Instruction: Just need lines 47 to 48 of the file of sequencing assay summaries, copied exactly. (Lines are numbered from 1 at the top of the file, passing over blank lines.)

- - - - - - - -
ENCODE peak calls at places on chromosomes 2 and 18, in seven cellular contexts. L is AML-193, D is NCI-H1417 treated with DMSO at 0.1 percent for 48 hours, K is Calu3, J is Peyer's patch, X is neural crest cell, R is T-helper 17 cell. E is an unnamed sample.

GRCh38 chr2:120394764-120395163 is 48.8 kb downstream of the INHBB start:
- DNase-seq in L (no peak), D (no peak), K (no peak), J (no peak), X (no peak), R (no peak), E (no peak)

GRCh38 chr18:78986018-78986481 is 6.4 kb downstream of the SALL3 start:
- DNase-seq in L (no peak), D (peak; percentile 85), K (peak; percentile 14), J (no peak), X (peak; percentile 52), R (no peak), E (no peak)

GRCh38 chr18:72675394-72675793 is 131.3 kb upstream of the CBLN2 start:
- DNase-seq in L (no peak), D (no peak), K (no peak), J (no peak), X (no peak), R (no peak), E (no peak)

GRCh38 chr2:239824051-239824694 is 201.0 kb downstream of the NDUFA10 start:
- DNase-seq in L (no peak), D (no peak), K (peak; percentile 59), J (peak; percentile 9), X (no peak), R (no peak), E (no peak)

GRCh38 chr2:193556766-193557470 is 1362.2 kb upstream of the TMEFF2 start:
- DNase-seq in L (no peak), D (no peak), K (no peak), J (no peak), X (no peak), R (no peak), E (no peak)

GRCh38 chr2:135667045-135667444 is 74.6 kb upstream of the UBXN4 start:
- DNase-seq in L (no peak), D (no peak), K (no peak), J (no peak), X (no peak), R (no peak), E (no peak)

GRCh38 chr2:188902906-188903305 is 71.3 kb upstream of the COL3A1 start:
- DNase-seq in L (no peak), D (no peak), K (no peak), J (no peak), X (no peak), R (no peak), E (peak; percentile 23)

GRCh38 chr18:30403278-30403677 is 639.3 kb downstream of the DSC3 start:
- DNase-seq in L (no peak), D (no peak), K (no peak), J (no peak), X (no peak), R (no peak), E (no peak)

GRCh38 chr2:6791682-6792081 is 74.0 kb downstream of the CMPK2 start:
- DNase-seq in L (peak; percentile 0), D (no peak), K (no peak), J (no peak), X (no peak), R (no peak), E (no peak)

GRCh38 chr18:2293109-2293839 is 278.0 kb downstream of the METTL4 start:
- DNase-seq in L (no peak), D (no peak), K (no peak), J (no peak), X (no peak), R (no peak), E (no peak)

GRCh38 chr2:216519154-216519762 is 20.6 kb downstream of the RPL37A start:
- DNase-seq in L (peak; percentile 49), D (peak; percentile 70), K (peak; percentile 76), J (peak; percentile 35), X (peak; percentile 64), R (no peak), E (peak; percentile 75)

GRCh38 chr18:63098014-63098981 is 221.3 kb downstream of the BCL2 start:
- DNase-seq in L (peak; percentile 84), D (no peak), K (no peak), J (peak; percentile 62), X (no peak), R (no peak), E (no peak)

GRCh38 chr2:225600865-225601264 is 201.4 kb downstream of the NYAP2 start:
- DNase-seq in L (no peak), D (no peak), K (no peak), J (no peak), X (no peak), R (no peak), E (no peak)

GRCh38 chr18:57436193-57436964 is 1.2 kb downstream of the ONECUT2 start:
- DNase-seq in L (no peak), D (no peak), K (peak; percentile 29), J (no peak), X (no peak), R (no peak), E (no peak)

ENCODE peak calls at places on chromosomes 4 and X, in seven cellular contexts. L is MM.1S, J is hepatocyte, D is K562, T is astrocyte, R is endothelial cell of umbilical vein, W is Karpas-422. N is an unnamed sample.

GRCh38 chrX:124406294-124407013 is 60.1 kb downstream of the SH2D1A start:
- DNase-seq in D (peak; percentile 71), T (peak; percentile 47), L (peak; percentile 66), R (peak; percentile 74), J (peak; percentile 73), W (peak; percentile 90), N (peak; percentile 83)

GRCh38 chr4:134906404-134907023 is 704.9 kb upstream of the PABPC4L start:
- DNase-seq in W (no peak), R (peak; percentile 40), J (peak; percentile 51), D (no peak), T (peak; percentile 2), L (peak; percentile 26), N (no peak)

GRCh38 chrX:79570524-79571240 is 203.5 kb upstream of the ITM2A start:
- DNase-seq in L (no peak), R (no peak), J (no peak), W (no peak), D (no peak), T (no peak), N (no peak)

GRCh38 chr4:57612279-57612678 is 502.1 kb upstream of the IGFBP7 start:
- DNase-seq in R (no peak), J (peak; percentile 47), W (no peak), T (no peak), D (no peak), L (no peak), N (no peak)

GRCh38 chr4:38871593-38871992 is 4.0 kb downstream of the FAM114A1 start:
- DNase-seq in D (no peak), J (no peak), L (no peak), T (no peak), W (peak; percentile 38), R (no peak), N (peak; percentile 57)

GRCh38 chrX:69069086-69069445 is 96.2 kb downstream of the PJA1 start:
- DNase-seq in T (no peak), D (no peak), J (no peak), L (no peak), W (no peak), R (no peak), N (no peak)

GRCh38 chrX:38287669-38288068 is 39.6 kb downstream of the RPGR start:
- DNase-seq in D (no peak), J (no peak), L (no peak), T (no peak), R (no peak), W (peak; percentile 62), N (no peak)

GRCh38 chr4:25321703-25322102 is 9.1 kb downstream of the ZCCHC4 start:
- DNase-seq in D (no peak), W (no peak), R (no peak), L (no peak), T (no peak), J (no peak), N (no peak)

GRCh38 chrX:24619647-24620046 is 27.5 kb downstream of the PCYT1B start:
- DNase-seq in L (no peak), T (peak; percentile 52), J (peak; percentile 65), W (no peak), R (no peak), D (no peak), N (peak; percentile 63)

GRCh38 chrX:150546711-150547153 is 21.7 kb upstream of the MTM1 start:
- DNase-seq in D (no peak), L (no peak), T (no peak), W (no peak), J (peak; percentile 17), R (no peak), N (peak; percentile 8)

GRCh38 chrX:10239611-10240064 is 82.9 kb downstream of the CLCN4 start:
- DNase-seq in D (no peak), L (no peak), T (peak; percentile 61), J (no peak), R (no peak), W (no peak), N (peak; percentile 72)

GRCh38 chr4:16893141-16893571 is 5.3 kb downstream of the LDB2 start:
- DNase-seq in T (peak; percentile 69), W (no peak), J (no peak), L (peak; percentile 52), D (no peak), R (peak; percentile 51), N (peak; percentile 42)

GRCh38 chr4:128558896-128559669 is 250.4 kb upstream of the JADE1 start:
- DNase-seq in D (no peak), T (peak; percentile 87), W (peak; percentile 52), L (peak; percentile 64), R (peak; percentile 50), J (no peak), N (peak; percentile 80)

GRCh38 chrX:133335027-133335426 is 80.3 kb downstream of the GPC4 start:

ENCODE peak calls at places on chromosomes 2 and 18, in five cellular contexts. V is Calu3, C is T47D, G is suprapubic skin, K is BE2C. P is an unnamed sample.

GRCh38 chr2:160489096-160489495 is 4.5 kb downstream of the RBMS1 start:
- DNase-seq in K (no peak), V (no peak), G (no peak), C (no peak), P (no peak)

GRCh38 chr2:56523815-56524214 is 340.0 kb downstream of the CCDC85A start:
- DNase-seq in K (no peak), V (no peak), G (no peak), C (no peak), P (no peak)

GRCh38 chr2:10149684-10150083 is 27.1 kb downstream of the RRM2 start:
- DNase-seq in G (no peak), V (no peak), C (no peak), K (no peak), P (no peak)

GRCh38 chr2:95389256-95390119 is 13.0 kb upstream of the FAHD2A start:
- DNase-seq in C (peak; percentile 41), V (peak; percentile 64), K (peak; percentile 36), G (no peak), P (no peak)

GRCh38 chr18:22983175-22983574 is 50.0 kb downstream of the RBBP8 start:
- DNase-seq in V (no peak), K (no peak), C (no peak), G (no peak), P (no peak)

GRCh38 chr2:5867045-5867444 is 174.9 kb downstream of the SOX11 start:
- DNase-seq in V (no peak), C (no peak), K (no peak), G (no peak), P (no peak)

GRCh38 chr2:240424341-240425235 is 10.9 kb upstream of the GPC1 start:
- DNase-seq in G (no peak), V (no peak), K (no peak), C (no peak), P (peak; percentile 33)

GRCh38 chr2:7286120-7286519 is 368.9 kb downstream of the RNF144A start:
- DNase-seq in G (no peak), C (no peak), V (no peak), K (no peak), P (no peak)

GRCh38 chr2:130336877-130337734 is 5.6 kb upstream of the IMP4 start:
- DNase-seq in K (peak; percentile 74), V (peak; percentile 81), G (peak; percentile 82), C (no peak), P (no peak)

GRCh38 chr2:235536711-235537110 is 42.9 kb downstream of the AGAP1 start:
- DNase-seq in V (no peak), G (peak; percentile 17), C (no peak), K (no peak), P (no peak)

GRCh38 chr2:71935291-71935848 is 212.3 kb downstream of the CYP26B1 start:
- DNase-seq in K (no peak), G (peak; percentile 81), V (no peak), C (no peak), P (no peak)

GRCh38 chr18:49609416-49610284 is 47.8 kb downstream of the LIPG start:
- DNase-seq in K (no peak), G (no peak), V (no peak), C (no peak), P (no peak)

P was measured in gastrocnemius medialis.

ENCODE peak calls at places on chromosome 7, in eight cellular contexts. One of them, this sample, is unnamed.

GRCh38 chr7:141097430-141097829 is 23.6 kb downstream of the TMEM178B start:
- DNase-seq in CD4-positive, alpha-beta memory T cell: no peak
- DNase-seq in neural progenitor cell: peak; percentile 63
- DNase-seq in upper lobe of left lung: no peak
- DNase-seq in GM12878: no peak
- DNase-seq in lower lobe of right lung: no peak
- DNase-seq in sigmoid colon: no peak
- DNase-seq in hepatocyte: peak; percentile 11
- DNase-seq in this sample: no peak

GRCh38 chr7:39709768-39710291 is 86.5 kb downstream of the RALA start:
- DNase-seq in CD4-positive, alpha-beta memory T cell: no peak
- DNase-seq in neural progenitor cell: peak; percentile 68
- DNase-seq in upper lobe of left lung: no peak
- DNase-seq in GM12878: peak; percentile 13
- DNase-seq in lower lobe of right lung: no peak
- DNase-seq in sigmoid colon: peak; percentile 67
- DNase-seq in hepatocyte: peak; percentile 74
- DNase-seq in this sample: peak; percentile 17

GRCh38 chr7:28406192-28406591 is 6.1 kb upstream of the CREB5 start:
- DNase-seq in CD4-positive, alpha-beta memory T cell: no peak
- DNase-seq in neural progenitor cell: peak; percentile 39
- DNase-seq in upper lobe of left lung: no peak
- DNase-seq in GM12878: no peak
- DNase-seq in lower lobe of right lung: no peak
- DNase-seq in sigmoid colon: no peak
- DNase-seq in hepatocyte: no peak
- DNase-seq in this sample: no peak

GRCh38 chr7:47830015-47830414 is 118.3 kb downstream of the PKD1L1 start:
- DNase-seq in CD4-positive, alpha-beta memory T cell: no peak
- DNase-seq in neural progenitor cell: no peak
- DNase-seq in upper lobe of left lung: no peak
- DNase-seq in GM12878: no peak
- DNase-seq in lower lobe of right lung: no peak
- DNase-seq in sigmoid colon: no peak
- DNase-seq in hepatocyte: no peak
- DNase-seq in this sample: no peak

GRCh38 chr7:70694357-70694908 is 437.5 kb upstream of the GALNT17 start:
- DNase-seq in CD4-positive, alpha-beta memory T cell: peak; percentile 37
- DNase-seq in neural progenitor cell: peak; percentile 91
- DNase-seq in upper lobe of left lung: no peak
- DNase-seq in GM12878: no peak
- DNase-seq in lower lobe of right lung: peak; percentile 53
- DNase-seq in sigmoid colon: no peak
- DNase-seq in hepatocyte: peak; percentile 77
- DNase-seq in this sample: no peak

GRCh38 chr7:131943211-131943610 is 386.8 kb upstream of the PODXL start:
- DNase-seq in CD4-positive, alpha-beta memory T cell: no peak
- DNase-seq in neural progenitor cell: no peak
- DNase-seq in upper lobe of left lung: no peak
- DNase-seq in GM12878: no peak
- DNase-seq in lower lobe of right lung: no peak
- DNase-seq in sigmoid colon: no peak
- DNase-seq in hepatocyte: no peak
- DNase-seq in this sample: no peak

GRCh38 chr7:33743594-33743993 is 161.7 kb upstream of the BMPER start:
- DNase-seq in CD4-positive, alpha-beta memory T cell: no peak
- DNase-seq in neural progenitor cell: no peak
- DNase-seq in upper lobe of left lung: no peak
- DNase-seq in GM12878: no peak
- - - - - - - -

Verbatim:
GRCh38 chrX:24619647-24620046 is 27.5 kb downstream of the PCYT1B start:
- DNase-seq in L (no peak), T (peak; percentile 52), J (peak; percentile 65), W (no peak), R (no peak), D (no peak), N (peak; percentile 63)